How is this going to work? You need to enter (type, paste, or insert) a character and change the font of that cell to a special font so that it returns an arrow. Which font and what character? Every special font turns a character into a different symbol. E.g. an exclamation point "!" will be a spider web symbol with the Webdings font, pencil with Wingdings, pen with Wingdings 2, and a left arrow with the Wingdings 3 font.

Taking cue from there, we'll show what characters you need for different arrows. There are many more types of arrows that can be accessed with special fonts and you are free to explore them but our suggestion below includes easy characters that you can type from your keyboard. Here's what you need to do.

• Add the character to the cell where you want the arrow.
• The characters and their corresponding arrows with the Wingdings 3 font are mentioned below:

Font: Wingdings 3

We're entering a number sign "#" in cell F4 and a dollar sign "\$" in F5 to get the up and down arrows.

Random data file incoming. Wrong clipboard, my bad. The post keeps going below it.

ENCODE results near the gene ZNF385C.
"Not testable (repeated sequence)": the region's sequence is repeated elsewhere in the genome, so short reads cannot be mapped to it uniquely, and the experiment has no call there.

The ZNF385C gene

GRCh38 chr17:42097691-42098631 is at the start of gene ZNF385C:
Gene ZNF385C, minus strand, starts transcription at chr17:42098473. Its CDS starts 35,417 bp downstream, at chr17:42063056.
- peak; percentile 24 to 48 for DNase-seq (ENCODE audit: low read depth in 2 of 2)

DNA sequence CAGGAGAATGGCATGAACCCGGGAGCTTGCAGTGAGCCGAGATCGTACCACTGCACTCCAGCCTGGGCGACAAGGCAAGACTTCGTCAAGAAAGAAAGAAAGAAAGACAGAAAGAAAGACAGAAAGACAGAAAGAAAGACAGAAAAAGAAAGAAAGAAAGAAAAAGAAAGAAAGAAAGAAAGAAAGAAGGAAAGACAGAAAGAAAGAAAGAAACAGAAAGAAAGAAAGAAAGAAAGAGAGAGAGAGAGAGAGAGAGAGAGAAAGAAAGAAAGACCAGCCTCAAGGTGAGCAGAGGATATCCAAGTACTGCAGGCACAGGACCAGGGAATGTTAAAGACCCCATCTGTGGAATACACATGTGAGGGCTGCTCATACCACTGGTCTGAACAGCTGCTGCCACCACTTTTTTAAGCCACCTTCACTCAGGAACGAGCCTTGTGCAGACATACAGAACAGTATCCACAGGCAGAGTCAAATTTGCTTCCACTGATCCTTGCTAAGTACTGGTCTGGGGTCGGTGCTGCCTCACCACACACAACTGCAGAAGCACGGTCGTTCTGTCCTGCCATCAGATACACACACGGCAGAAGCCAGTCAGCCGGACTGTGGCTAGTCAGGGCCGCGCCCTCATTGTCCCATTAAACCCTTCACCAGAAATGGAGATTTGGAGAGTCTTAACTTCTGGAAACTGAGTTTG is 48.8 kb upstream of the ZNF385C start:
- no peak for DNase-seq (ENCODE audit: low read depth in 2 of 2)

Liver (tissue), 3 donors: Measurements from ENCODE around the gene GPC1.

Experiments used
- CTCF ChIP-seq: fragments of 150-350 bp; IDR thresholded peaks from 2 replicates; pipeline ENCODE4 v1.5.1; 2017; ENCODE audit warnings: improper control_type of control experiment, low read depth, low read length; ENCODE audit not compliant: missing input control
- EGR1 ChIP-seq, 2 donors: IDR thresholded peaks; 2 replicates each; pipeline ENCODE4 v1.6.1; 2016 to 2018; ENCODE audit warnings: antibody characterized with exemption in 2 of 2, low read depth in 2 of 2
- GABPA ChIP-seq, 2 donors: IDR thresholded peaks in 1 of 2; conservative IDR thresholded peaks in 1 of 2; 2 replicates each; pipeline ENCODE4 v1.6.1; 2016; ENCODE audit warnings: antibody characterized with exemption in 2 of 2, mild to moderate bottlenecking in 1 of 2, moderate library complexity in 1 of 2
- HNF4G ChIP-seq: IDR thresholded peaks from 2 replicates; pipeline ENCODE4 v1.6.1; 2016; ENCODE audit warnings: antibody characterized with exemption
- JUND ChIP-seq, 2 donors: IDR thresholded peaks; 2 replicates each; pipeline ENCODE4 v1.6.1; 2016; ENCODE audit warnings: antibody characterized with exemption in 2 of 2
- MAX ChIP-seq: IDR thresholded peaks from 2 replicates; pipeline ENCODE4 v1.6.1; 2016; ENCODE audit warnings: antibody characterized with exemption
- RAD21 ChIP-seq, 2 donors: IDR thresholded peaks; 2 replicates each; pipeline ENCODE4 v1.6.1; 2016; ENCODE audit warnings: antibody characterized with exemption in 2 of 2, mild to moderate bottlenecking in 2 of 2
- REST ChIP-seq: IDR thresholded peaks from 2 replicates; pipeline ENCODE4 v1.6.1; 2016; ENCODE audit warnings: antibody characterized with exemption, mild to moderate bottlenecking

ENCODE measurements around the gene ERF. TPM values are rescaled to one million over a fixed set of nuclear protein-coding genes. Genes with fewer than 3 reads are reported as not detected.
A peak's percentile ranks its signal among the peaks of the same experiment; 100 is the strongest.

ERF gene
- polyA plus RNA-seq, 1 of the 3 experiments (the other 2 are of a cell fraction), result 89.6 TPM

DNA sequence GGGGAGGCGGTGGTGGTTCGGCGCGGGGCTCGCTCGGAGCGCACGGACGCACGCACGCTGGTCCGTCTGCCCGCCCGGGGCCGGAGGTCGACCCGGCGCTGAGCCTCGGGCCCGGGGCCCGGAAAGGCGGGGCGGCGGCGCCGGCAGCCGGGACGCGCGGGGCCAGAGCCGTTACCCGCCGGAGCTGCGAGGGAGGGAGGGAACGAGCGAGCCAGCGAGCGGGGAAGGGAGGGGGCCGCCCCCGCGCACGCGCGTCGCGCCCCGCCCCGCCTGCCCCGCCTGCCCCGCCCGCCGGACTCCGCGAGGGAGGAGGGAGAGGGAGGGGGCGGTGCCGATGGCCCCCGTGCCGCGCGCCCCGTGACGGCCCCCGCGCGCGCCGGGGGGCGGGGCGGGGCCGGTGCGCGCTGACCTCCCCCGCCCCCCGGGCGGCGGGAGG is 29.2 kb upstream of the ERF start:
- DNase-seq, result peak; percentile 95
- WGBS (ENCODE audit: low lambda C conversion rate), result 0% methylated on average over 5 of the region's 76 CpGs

Select these cells and change the font to Wingdings 3. This won't change the font of the results of the function but this way you can confirm if you're putting the right character through.

• Enter the formula in the cells where you want the arrows.
• You should be seeing the characters (number and dollar sign in our case example) as the formula's results.

• Select the characters and change the font to the respective special font (Wingdings 3 for us).

You should successfully have the arrows in place!

The Formula Bar displays the character when you select the original arrow and the special font can be viewed in the Font bar. As a cell value, the arrow can remain in the special font while other characters and values can be added in the same cell in regular fonts:

The pro? You won't have to access any other feature for the arrows. The con? You still need to know which character will return what arrow.

That's all there's up with inserting arrows in Excel. All the methods add arrows to the cell value except for the Shapes option which inserts the arrow above the worksheet and the Custom Format which only displays arrows. Arrows (as text values) can be used as part of formulas and formatting codes. We hope we've "pointed" you in the right direction.